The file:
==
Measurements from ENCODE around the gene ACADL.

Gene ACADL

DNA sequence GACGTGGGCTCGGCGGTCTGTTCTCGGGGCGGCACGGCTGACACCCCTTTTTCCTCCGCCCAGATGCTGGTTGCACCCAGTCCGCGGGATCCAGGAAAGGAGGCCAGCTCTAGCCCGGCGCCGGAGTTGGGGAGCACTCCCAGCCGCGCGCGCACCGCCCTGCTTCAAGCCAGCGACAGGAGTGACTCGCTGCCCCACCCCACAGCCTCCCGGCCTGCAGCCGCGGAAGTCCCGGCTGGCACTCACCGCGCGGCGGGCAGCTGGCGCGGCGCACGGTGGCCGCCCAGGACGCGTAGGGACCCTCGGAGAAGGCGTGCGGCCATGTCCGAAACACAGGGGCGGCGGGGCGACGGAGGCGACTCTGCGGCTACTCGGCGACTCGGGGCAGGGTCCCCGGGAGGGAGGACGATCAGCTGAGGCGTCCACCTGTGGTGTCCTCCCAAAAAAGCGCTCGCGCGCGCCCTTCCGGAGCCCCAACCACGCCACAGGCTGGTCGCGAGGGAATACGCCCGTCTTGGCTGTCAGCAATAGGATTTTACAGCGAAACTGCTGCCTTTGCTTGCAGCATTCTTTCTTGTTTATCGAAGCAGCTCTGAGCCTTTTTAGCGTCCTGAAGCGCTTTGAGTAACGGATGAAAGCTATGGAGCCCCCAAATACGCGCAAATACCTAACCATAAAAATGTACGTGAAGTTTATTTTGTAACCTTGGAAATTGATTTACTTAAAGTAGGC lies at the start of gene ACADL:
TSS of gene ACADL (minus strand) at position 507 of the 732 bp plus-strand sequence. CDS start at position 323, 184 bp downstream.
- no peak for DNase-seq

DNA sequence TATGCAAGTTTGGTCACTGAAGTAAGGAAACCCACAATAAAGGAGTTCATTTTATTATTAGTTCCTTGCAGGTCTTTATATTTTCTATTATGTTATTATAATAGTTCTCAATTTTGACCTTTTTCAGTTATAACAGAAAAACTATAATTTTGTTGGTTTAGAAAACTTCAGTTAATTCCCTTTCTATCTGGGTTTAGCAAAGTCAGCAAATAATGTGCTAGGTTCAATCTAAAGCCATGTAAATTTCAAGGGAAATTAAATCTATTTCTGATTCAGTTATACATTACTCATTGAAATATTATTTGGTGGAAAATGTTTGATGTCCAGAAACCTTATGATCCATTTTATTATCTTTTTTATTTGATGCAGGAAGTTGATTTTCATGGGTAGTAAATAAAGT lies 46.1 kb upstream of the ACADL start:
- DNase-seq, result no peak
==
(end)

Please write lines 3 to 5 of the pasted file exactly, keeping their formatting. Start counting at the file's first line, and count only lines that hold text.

DNA sequence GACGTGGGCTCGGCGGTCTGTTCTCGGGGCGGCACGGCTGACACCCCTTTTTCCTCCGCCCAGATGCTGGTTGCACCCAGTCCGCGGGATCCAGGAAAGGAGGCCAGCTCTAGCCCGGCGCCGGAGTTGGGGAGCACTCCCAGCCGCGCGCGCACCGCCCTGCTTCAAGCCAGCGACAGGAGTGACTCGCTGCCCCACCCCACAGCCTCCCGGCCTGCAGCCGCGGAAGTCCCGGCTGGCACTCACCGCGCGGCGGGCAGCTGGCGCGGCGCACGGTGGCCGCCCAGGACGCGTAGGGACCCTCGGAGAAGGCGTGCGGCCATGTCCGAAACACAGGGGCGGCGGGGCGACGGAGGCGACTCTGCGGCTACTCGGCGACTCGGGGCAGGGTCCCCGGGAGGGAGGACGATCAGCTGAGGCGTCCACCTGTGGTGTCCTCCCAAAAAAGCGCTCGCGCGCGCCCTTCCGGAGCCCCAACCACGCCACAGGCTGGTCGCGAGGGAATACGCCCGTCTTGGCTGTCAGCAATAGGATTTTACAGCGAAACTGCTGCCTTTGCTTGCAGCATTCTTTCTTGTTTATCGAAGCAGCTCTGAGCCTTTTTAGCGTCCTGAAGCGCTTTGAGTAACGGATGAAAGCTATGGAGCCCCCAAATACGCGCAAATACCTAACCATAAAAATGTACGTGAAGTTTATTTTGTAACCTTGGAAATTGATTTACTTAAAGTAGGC lies at the start of gene ACADL:
TSS of gene ACADL (minus strand) at position 507 of the 732 bp plus-strand sequence. CDS start at position 323, 184 bp downstream.
- no peak for DNase-seq